What You Need to Know About Antarctica

I have just returned from Antarctica, the loneliest, driest, most desolate place in the world. The only way to get there is by ship. So why go?
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I have just returned from Antarctica, the loneliest, driest, most desolate place in the world. There are no people, no hotels, no restaurants and no streets; no cell phones, no email, no electricity. The only way to get there is by ship. So why go? To see thousands of penguins in colonies and rookeries nursing their furry chicks or kissing their mates, touching bills; to watch a mother seal suckle her newborn pup; to watch pink and white dolphins porpoise through the water next to your ship.

Imagine a place with not a human in sight for thousands of miles -- just ocean, beach, island, penguins, seals, birds, and an occasional whale. Imagine a universe of silence except for the thunderous sounds as a glacier calves and crashes into the sea. Skirt the sea ice in a zodiac past icebergs bigger than entire buildings. Watch an albatross with a 6-foot wing span soar in the sky on the thermals. Antarctica is the last pristine universe on earth, and a place which you must visit now, before all the whales are gone, before global warming melts the ice, before the animals develop a fear of man.

If you're considering a trip to Antarctica, here's what you might want to know:

IS IT FREEZING? No. November through March is Austral summer. Most days it was around 50 degrees. The only time it was cold was when I swam in the frigid (0.8 degrees Celsius) waters in order to join the "Polar Plunge Club." (And, I wasn't cold until back on land trying to pull my expedition gear over my wet bathing suit).

MOST ANTARCTIC TRIPS SEEM TO BE 11 OR 20 DAYS. IS THERE REALLY A DIFFERENCE? Yes, a HUGE difference. The 11-day trips include at least four days at sea which leaves very little time to explore the Antarctic Peninsula. The 20-day trips include the Falklands and South Georgia, which have some of the largest penguin and seal colonies in the world. (For wildlife, you won't see anything like this anywhere else). As my Expedition Leader, New Zealander Cheli Larsen (who has done 25 Antarctic trips) said, "God goes to South Georgia for his vacation."

WHAT ABOUT COMMUNICATION? As in all of life, if you want it, you can pay for it, but I chose to take a 20-day vacation from email and phone. After the first day, I didn't miss it, and now, I'm almost sorry I'm tied down and online again.

My trip started out east to the Falklands and South Georgia, which means I didn't have to cross the Drake stating out. But any voyage going to the Antarctic Peninsula, if returning to Ushuaia, must cross the Drake. I brought patches for seasickness but didn't need them because when we crossed, it was the Drake Lake -- as calm as a bathtub. The Sea Sickness Gods must have been on vacation. May they be absent on your trip, too.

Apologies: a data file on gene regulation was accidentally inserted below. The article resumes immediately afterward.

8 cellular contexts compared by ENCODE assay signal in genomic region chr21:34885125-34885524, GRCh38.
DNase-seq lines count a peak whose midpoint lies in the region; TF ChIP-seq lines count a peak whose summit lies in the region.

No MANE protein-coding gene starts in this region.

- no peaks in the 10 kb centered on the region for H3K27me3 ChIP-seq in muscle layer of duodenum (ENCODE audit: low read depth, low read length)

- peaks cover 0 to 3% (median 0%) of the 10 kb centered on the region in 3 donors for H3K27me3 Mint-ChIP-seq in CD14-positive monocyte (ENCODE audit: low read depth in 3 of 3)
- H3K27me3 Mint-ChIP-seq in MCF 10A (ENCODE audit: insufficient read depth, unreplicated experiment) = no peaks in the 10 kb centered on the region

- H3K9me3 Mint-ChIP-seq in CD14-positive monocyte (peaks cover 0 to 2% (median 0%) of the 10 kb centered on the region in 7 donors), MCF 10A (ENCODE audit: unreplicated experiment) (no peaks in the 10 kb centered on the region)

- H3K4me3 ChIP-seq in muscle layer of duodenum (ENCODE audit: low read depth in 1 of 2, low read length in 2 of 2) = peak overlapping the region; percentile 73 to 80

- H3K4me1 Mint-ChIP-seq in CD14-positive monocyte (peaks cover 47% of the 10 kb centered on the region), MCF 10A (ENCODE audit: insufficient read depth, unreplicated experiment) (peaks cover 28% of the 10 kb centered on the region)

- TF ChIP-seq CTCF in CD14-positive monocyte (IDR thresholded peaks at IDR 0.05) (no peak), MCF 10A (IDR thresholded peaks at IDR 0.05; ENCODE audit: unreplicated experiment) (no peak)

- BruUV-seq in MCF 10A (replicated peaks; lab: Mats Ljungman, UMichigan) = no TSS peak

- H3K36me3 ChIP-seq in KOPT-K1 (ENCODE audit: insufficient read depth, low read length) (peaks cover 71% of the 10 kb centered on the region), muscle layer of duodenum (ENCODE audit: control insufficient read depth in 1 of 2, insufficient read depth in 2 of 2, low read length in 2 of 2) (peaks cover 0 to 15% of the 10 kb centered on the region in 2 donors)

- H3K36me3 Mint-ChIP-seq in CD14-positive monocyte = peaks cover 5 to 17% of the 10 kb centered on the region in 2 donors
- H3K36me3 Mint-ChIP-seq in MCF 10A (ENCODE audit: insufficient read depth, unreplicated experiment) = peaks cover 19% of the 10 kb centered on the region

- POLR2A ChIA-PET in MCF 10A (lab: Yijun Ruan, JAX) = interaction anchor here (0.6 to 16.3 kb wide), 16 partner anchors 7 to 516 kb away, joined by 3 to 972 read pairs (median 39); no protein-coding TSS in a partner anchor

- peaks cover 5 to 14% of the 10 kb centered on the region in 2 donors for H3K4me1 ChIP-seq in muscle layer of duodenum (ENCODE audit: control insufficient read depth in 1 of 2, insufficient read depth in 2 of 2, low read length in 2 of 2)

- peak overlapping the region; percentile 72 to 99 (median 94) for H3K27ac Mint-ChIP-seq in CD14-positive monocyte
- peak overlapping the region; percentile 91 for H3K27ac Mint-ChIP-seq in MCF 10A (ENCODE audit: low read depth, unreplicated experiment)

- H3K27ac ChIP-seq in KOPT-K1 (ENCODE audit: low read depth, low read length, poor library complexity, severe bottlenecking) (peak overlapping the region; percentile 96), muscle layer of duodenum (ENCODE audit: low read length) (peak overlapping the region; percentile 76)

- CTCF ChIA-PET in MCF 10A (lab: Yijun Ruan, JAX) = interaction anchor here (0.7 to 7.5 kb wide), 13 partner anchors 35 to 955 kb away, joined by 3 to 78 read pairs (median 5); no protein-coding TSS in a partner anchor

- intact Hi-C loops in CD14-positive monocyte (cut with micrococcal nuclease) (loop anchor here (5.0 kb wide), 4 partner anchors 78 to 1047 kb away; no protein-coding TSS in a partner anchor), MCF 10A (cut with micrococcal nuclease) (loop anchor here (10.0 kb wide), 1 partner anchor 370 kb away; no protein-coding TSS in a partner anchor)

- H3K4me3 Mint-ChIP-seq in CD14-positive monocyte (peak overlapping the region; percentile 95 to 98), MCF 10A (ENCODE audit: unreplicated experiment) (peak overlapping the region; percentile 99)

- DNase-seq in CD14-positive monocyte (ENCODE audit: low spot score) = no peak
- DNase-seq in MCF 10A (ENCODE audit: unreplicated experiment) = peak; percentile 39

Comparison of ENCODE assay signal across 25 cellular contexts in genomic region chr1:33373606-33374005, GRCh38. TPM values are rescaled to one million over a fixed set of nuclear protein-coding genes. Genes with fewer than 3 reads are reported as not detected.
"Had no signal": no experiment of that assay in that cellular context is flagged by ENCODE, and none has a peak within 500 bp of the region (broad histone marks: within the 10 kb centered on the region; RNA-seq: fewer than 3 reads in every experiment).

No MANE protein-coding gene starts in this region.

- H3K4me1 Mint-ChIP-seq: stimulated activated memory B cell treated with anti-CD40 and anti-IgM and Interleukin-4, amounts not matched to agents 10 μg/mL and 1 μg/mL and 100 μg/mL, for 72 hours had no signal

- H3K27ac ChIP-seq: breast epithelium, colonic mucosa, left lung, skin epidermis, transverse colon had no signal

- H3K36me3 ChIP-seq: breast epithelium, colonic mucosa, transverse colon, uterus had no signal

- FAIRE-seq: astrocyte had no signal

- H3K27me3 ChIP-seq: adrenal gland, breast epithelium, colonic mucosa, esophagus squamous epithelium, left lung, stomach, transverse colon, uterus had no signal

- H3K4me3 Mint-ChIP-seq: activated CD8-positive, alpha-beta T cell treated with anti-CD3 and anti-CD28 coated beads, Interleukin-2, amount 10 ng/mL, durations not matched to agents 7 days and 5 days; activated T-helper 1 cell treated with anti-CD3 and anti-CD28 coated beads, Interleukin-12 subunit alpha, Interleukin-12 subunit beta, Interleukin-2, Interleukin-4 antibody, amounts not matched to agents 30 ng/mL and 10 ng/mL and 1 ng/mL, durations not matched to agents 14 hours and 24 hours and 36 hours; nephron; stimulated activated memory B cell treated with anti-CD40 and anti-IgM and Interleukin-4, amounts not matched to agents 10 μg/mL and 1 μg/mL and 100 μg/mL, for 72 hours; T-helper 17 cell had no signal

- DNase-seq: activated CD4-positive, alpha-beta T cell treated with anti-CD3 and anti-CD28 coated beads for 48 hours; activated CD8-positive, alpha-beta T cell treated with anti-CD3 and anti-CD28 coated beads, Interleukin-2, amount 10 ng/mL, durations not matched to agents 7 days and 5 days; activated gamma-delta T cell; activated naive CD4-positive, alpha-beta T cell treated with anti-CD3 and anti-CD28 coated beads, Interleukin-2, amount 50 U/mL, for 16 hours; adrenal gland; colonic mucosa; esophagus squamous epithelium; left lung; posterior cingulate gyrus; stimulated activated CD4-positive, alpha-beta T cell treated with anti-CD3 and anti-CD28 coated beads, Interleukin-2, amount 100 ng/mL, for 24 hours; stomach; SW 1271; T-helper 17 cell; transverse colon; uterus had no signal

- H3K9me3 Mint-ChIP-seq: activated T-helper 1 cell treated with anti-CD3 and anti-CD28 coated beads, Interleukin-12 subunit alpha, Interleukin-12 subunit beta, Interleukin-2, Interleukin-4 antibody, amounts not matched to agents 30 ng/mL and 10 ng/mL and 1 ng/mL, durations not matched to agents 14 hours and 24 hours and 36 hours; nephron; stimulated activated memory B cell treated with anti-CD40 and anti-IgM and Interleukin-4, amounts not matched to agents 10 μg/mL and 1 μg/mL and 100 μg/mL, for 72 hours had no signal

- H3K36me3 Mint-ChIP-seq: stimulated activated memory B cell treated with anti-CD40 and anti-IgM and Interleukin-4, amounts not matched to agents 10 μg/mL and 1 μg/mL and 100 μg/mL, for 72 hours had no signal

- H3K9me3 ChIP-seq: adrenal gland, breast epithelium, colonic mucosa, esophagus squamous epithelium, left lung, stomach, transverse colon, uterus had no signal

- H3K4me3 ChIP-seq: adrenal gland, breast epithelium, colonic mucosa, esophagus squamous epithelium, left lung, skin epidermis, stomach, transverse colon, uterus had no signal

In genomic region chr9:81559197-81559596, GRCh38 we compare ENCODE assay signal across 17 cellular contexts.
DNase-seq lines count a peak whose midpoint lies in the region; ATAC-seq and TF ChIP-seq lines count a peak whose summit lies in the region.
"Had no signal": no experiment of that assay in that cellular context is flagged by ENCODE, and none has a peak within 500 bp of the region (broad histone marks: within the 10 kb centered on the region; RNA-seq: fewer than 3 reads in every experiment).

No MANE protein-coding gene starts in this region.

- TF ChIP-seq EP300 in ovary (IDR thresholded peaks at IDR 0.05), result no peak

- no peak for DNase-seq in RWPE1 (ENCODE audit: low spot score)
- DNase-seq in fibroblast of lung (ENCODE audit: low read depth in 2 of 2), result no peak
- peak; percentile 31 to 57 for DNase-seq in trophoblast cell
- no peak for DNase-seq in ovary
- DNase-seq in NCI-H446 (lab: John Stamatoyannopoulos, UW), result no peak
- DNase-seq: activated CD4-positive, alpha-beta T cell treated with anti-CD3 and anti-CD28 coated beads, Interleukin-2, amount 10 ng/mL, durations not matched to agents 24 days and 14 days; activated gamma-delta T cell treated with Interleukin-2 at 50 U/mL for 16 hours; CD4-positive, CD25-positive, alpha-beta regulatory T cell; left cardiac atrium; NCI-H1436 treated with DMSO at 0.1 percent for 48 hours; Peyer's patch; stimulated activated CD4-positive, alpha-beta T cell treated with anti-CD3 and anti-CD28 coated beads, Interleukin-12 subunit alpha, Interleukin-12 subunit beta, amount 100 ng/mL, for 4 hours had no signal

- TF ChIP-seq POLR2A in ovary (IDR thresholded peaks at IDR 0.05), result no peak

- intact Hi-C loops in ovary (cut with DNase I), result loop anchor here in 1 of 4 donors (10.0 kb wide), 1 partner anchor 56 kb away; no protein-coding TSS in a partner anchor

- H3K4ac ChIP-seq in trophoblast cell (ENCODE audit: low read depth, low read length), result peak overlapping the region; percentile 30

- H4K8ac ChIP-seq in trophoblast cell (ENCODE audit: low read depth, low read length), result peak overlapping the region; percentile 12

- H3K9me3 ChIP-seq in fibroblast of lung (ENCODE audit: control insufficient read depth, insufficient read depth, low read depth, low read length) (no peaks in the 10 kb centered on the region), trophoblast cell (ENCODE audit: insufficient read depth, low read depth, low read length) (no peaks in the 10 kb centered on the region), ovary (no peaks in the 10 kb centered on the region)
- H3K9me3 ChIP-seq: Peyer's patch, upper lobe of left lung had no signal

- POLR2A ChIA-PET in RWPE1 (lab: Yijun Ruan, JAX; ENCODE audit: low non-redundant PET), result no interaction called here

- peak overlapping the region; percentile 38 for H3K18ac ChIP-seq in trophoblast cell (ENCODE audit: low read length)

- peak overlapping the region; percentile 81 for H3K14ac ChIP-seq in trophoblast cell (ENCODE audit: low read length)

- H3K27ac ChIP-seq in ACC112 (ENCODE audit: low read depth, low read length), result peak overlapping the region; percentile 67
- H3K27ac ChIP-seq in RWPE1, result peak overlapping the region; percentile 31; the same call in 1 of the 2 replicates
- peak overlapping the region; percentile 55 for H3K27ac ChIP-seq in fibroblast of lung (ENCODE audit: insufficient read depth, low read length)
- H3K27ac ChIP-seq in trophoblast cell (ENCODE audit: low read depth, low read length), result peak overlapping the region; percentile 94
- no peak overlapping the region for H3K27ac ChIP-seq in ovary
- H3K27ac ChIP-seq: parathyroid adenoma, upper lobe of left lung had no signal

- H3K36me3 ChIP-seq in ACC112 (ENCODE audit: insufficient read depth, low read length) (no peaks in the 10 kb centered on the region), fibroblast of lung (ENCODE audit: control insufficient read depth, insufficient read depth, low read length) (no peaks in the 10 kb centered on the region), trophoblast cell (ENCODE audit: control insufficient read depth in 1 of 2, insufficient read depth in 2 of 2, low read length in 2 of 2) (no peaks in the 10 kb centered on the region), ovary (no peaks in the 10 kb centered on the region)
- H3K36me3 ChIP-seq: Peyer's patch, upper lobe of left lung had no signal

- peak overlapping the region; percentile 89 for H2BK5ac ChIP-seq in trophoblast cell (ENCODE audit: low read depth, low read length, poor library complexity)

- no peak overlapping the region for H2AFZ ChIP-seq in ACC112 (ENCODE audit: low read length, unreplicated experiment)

WHICH TOUR OPERATOR SHOULD I CHOOSE? Be sure to choose one with experience and an excellent expedition staff, because you're only as good as your guides. Ideally, your ship should offer daily presentations and include a staff marine biologist, geologist, historian, and ornithologist -- all are important when it comes to understanding this unique continent. I chose Quark for their 20-day "Explorer's Quest" aboard their new luxury ship, the Sea Spirit. The expedition staff was first-class and the ship was small (only 107 passengers). Beware a ship with 200 or more passengers -- you'll have much less time on shore.

DOES LUXURY REALLY MATTER? To me it does -- especially on a three-week trip. My spacious cabin had a king-sized bed, desk, easy chair, couch, temperature controls, telephone (I could call home but didn't -- but could also call reception), walk-in closet, bathroom with shower, bathrobe, TV with Antarctic-based movies, sliding glass doors leading to a balcony where I could sit, and binoculars to spot the whales.

WILL EVERYONE BE AS OLD AS MY GRANDPARENTS? On my voyage, most passengers were 40-60, plus one 13-year-old girl and 7 twenty-somethings who had us laughing and partying till all hours of the night.

WHAT DO I NEED TO BRING? Your tour operator will supply a clothing list. Quark supplied not only a brand new expedition jacket (with a zip-out fleece jacket) and ours to keep, but they also supplied high rubber boots for the wet landings. Just bring hat, gloves, rain pants, warm socks, and various layers -- chances are you won't even need them all. (There was laundry onboard but also a clothesline in the shower and garments dried overnight). I brought books and my ipad, but there was a library where you could borrow books, and as it was, I barely had time to read.

DO YOU NEED TO BE PHYSICALLY FIT? You need to be able to get in and out of the Zodiac. If you have trouble walking, the trip won't be much fun because to get past the seals and to the penguin rookeries, you usually have to walk uphill through tough clumps of tussock grass. There are days you'll be walking in snow up to you calves. (My most fun day was the day expedition staffer (and Quark V.P.) Bill Davis, led us up a steep snowhill and showed us how to body-sled down, head-first, on our backs. Yahoo!